9. So you're suggesting that instead of always having the right hand play staccato while the left hand plays octaves underneath, that maybe, in those sections where I play the staccato melody twice before I reach a scalar passage, first it should be played the way I have it written with the right hand playing staccato and the left hand playing octaves, then at the repeat, the hands should switch roles so that now the staccato melody is in the left hand and the octaves are in the right hand?
  10. I feel a happy emotion to this, even when the minor keys are exposed. But not just any happiness. It feels kind of like a person is skipping around. I love it. And the C major is so expressive here. I have tried to get my C major to sound expressive and all I get is what sounds like happy boredom, sort of like this piece here: If I want the piece to both be expressive and have C as the tonic note, I usually resort to 1 thing, using the key of C minor. I find that with C minor, I can get just about any possible emotion across relatively easily like this: Anger - Just use more forte dynamics and diminished 7ths, faster tempo further reinforces the emotion but isn't necessary Sadness - Keep it slow Mysteriousness - Slow and in low octaves Nocturnal peacefulness - Slow and in high octaves Happiness - Fast tempo and off beat notes(I find that, if I just displace a note by say an eighth from where I would typically put it, and I put more dynamic emphasis on weak beats, I can get C minor to sound happy)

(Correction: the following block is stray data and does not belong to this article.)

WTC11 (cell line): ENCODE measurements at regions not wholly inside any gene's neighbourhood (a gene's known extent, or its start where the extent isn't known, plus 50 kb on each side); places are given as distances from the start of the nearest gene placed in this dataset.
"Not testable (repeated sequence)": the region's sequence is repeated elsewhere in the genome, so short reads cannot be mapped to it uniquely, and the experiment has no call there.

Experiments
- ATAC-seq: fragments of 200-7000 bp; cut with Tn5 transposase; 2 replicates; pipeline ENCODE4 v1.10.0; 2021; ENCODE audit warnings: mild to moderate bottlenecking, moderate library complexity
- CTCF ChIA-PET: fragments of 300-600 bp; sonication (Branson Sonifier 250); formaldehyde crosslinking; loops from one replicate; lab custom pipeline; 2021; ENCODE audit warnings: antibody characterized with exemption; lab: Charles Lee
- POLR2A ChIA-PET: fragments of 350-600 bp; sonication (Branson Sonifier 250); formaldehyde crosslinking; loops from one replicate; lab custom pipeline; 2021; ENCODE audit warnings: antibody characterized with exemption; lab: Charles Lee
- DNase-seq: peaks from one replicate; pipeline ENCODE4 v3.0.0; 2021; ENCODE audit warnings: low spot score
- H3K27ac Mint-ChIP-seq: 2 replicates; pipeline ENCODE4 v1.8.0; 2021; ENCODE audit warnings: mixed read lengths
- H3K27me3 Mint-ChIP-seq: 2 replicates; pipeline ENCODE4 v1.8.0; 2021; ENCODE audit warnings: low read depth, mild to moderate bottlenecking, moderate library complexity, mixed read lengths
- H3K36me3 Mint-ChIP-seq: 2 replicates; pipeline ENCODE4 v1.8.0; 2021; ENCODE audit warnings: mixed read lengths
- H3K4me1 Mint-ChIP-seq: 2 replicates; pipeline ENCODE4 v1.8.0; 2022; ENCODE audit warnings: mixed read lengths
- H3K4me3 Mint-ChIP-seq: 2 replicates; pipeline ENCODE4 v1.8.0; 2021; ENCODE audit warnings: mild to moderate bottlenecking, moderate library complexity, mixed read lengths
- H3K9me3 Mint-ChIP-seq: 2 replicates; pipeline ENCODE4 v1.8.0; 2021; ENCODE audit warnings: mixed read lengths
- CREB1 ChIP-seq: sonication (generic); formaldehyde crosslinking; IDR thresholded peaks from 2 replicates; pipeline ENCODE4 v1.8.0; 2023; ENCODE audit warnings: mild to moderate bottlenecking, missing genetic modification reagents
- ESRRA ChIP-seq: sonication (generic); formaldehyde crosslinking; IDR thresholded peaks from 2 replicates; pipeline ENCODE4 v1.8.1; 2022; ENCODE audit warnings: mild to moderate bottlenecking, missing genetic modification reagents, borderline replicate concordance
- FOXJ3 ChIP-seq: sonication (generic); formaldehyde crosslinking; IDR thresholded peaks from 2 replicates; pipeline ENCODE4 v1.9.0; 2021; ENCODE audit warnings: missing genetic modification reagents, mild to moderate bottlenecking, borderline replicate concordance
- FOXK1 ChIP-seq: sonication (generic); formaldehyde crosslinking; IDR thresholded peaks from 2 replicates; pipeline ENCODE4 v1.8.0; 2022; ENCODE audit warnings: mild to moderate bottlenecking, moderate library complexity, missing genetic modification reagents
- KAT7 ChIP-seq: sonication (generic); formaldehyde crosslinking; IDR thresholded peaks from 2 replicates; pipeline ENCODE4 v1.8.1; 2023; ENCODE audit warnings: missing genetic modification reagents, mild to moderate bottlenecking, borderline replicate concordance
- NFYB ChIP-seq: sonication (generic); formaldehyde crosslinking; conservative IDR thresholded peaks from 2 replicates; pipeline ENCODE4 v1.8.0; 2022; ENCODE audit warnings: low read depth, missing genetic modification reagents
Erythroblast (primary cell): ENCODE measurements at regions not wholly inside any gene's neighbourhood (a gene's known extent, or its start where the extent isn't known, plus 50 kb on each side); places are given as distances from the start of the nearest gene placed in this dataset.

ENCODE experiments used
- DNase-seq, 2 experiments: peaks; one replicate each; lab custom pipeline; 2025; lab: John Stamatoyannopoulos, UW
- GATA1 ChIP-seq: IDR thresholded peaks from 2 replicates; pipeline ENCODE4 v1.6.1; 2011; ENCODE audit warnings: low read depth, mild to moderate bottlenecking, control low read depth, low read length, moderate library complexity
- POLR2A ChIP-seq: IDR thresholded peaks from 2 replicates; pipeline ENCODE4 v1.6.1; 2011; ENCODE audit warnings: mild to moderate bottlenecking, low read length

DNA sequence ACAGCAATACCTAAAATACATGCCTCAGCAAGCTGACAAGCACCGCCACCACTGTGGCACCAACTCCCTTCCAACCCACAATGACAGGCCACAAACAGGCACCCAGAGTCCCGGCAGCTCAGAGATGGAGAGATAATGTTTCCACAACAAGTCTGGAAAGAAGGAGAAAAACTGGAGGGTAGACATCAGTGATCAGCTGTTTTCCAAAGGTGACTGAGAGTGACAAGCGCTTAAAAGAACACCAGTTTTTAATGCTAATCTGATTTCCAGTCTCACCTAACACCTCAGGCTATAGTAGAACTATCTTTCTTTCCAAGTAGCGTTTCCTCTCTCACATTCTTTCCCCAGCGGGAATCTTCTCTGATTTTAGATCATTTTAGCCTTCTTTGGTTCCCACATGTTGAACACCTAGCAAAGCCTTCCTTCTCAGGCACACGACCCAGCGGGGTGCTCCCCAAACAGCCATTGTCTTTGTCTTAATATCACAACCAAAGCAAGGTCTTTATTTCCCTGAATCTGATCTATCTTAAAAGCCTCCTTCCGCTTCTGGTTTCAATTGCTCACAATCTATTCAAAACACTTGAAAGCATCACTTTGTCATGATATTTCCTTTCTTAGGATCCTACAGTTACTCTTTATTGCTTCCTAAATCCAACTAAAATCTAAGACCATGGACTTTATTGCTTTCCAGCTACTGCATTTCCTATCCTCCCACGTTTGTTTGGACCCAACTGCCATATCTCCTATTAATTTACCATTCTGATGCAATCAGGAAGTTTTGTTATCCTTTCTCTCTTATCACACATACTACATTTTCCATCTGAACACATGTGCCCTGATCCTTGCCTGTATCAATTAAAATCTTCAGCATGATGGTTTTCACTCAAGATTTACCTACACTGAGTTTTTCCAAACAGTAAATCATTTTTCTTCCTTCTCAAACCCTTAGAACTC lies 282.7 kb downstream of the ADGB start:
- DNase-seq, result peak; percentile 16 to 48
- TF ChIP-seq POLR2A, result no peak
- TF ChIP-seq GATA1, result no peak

11. I don't think I have heard such a key like A major be so sad. Usually when I think of an emotion that is typical for A major I think of this: That's right, I think of the key of A major as having a bouncy feel to it, which staccato just reinforces. A good example of this is Rondo Alla Turka by Mozart. But your piece has a grim sadness more typical of a minor key like E minor, despite it being in a major key. I myself have never gotten a major key to feel sad. I have gotten it to feel nocturnal, but not sad. If I were to think of a piece that has the sadness that your piece has, I would think of this one: How did you get a major key to sound so sad? I have only been able to do that with minor keys by keeping things slow. If I keep things slow in a major key, it starts to sound nocturnal to my ears. But sadness, not really if I just slow the tempo of the major key piece. So clearly, there is more to it than just tempo for major keys to sound sad unlike how with minor keys you can just slow things down to get a sad feeling.